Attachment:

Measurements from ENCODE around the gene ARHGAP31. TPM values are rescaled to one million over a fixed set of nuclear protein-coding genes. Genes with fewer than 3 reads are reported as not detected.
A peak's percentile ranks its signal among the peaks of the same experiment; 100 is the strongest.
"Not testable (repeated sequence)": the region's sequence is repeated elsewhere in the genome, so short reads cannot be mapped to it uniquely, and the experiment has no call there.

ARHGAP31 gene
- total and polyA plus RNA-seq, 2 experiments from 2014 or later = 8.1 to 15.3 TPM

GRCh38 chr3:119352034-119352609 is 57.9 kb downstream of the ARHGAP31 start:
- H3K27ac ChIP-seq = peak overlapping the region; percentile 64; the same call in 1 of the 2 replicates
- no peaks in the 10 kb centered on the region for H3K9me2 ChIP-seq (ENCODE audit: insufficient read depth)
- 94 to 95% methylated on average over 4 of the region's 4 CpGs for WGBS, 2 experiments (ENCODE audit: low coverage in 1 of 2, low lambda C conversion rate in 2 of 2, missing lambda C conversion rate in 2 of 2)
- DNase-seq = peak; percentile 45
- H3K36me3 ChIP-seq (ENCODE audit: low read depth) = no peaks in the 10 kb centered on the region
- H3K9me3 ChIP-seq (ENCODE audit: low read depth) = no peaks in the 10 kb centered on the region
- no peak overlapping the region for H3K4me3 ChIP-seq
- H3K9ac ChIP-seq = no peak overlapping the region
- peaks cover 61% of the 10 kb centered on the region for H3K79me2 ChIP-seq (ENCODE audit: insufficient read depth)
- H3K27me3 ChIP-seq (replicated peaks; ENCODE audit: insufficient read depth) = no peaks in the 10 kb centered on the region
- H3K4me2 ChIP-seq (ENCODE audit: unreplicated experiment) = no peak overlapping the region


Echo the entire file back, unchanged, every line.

Measurements from ENCODE around the gene ARHGAP31. TPM values are rescaled to one million over a fixed set of nuclear protein-coding genes. Genes with fewer than 3 reads are reported as not detected.
A peak's percentile ranks its signal among the peaks of the same experiment; 100 is the strongest.
"Not testable (repeated sequence)": the region's sequence is repeated elsewhere in the genome, so short reads cannot be mapped to it uniquely, and the experiment has no call there.

ARHGAP31 gene
- total and polyA plus RNA-seq, 2 experiments from 2014 or later = 8.1 to 15.3 TPM

GRCh38 chr3:119352034-119352609 is 57.9 kb downstream of the ARHGAP31 start:
- H3K27ac ChIP-seq = peak overlapping the region; percentile 64; the same call in 1 of the 2 replicates
- no peaks in the 10 kb centered on the region for H3K9me2 ChIP-seq (ENCODE audit: insufficient read depth)
- 94 to 95% methylated on average over 4 of the region's 4 CpGs for WGBS, 2 experiments (ENCODE audit: low coverage in 1 of 2, low lambda C conversion rate in 2 of 2, missing lambda C conversion rate in 2 of 2)
- DNase-seq = peak; percentile 45
- H3K36me3 ChIP-seq (ENCODE audit: low read depth) = no peaks in the 10 kb centered on the region
- H3K9me3 ChIP-seq (ENCODE audit: low read depth) = no peaks in the 10 kb centered on the region
- no peak overlapping the region for H3K4me3 ChIP-seq
- H3K9ac ChIP-seq = no peak overlapping the region
- peaks cover 61% of the 10 kb centered on the region for H3K79me2 ChIP-seq (ENCODE audit: insufficient read depth)
- H3K27me3 ChIP-seq (replicated peaks; ENCODE audit: insufficient read depth) = no peaks in the 10 kb centered on the region
- H3K4me2 ChIP-seq (ENCODE audit: unreplicated experiment) = no peak overlapping the region